I dis-approve of the Corn Bill, not because it is unjust, but because, in the end, it will do no good to the grower of corn and the landowner, while it will expose them to unfounded calunmy. I dislike it more particularly (and, indeed, thatis all that-I really care about relating to it), because it will in case of future high prices of corn, which will assuredly come, give't/w public mind 'a wrong direction, and induce the deluded people to rail at, miller-s, and farmers, and bakers, instead of looking to the real causes of what they complain of, and seeking a remedy in the removal of those causes by legal and constitutional means. This is my ground of dislike to the Bill, against which, upon that ground, I would gladly join in a Petition; but I cannot put my‘name to a mass of heterogeneous matter, the otl'spring of ignorance and the source of delusion- .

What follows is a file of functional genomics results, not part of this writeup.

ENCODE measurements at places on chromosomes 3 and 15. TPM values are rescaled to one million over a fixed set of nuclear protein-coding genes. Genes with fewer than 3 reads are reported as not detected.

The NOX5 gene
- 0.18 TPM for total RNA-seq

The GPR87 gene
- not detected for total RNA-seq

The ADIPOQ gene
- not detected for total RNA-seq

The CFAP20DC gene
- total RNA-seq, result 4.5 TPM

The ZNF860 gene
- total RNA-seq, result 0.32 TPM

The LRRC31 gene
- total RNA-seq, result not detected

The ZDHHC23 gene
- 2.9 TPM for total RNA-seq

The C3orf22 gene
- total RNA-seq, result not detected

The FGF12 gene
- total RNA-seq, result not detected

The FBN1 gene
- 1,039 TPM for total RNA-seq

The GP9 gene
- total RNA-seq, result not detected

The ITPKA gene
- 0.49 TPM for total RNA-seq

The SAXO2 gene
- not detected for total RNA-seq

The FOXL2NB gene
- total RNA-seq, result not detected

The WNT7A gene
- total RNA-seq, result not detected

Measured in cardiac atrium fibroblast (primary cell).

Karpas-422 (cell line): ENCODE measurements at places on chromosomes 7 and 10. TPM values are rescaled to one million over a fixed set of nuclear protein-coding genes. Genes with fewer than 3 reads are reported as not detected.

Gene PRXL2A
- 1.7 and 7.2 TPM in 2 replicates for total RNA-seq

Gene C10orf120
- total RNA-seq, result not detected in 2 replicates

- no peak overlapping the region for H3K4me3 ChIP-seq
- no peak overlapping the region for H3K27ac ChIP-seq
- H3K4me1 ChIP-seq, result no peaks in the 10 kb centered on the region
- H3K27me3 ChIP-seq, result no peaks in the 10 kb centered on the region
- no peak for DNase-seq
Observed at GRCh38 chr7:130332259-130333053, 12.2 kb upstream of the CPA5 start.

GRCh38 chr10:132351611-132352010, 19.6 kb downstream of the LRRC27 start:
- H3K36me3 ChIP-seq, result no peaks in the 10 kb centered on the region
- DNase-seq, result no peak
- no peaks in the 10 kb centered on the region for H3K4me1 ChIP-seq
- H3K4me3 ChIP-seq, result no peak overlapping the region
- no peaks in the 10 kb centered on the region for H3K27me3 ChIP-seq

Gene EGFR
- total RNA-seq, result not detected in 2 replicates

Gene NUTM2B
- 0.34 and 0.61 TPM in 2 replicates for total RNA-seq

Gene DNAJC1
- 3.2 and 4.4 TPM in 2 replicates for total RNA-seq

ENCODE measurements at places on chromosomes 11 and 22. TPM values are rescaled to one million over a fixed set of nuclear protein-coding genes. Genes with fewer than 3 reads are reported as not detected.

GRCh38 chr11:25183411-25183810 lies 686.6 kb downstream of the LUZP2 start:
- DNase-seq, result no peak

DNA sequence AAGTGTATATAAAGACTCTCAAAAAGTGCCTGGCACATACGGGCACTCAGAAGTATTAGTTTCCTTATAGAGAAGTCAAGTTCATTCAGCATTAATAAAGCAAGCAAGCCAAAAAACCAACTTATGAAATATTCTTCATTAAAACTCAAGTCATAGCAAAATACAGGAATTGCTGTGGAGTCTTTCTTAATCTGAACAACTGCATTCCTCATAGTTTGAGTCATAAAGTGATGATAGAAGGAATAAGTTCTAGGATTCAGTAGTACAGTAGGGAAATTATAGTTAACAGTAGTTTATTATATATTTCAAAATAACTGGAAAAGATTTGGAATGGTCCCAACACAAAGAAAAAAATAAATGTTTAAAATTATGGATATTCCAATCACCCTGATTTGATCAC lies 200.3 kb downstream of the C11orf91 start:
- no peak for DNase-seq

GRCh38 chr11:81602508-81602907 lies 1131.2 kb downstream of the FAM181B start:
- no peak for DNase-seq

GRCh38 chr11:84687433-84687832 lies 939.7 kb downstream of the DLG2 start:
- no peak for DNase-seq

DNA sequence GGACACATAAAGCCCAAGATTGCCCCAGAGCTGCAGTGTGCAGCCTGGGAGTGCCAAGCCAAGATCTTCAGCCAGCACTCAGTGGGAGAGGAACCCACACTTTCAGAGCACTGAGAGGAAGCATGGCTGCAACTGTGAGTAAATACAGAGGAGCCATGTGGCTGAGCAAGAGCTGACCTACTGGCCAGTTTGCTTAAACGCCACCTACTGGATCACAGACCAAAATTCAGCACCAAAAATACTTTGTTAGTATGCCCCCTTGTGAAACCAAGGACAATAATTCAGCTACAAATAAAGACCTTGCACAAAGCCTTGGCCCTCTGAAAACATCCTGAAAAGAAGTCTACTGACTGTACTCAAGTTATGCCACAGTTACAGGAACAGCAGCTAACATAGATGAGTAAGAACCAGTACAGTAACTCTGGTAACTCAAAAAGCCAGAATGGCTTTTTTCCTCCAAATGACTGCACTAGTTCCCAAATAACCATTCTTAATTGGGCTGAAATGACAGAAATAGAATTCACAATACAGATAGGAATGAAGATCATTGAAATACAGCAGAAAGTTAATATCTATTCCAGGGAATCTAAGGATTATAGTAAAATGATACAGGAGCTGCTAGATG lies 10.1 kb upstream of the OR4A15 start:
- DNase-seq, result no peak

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_ doomed to suite r all the conturncl y con sequent, only on guilt. and to undergo persecu- '

tion, instead of that protection under which she would have found safety, had his Mia

jesty’s illness not suspended the exercise of

the royal funcfions in his own person.-“hoe-vex‘ has been the direct adviser of